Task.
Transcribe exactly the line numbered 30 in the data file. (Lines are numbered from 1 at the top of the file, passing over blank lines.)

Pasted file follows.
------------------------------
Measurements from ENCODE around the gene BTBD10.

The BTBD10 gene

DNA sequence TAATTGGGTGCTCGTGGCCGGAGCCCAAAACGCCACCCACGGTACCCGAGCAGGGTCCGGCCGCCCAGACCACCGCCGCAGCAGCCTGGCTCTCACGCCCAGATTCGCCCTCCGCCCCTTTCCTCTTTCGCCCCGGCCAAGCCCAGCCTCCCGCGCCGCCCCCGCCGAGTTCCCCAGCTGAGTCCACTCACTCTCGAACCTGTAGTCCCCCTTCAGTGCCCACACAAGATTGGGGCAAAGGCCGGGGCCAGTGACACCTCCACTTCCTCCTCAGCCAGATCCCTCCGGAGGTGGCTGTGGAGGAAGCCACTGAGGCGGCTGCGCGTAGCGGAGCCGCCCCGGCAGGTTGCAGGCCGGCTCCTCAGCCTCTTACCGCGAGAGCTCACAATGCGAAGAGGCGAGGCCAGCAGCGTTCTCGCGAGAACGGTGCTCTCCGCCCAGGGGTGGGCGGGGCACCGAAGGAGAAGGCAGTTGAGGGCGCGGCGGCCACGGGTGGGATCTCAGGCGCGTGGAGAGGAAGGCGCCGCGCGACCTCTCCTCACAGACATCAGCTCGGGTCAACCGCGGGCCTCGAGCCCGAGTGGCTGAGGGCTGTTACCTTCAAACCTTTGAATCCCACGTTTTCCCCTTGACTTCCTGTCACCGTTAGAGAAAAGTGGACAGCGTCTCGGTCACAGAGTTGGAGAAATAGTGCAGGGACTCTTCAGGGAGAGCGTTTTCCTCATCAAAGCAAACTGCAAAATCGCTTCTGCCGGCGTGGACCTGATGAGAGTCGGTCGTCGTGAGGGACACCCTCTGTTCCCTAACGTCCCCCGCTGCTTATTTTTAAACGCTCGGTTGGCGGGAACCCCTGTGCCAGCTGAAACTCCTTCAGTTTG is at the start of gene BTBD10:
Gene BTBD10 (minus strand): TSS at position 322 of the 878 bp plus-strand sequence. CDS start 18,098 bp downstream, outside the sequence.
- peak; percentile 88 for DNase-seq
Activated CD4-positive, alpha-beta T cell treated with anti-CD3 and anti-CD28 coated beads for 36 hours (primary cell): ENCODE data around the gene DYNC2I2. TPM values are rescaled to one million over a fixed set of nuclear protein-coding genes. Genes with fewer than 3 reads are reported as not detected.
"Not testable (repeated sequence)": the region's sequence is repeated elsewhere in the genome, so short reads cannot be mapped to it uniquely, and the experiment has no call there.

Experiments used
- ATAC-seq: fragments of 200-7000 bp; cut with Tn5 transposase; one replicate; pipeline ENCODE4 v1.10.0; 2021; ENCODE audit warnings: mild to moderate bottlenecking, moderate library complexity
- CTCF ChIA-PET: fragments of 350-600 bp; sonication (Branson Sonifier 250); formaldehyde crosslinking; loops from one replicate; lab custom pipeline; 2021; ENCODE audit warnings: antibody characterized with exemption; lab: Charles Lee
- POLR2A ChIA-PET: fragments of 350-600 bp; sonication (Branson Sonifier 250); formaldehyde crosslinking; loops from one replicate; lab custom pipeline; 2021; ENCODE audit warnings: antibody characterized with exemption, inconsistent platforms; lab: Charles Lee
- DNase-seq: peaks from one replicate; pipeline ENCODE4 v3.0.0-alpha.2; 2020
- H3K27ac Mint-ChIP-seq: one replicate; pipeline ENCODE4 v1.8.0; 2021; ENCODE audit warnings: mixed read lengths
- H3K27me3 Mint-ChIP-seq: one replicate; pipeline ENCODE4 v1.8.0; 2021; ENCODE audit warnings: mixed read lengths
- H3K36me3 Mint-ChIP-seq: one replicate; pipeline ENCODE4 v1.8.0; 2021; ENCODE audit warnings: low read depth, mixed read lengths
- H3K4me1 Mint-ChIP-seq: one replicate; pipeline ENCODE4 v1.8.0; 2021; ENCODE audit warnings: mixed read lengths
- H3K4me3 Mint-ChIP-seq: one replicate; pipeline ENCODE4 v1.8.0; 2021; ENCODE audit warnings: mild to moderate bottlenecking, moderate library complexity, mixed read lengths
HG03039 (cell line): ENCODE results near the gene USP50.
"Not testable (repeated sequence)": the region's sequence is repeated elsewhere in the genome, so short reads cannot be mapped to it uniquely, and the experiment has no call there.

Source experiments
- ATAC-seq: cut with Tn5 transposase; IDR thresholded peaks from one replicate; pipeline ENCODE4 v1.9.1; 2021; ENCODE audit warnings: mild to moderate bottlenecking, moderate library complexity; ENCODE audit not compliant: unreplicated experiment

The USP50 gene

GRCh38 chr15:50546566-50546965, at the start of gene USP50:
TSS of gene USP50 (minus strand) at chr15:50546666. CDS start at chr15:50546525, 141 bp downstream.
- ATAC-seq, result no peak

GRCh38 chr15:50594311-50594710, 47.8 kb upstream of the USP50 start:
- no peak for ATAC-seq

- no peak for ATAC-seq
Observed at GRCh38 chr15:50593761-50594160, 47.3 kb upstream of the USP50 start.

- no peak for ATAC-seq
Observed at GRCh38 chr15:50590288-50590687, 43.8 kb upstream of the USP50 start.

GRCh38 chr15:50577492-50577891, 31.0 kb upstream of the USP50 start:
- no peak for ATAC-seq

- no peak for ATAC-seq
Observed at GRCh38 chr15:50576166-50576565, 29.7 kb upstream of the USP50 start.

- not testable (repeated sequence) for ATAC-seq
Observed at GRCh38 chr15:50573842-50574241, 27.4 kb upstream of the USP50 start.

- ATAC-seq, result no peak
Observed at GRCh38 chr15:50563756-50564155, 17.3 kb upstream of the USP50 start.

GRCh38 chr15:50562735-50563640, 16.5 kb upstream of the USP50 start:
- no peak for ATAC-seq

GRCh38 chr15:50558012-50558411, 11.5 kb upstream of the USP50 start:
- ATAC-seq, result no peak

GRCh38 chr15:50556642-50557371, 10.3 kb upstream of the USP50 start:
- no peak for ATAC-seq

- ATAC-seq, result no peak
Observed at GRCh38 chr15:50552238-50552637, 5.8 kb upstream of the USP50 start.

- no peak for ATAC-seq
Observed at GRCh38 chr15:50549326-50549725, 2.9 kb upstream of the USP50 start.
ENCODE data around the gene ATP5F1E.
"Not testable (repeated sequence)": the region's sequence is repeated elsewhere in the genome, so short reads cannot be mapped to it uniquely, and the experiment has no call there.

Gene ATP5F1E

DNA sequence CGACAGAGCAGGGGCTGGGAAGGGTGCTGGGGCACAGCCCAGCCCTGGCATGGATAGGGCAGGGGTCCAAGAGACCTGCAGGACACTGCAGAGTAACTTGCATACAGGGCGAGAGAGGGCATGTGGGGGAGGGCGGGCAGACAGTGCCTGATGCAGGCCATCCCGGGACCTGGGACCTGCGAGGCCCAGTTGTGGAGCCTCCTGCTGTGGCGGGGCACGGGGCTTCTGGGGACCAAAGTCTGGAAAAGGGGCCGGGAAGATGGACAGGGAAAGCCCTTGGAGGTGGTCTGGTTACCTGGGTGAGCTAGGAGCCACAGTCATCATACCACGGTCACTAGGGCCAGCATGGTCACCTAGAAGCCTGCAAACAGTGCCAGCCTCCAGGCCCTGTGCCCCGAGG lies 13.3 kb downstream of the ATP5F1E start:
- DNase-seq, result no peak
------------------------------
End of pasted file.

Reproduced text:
- no peak for ATAC-seq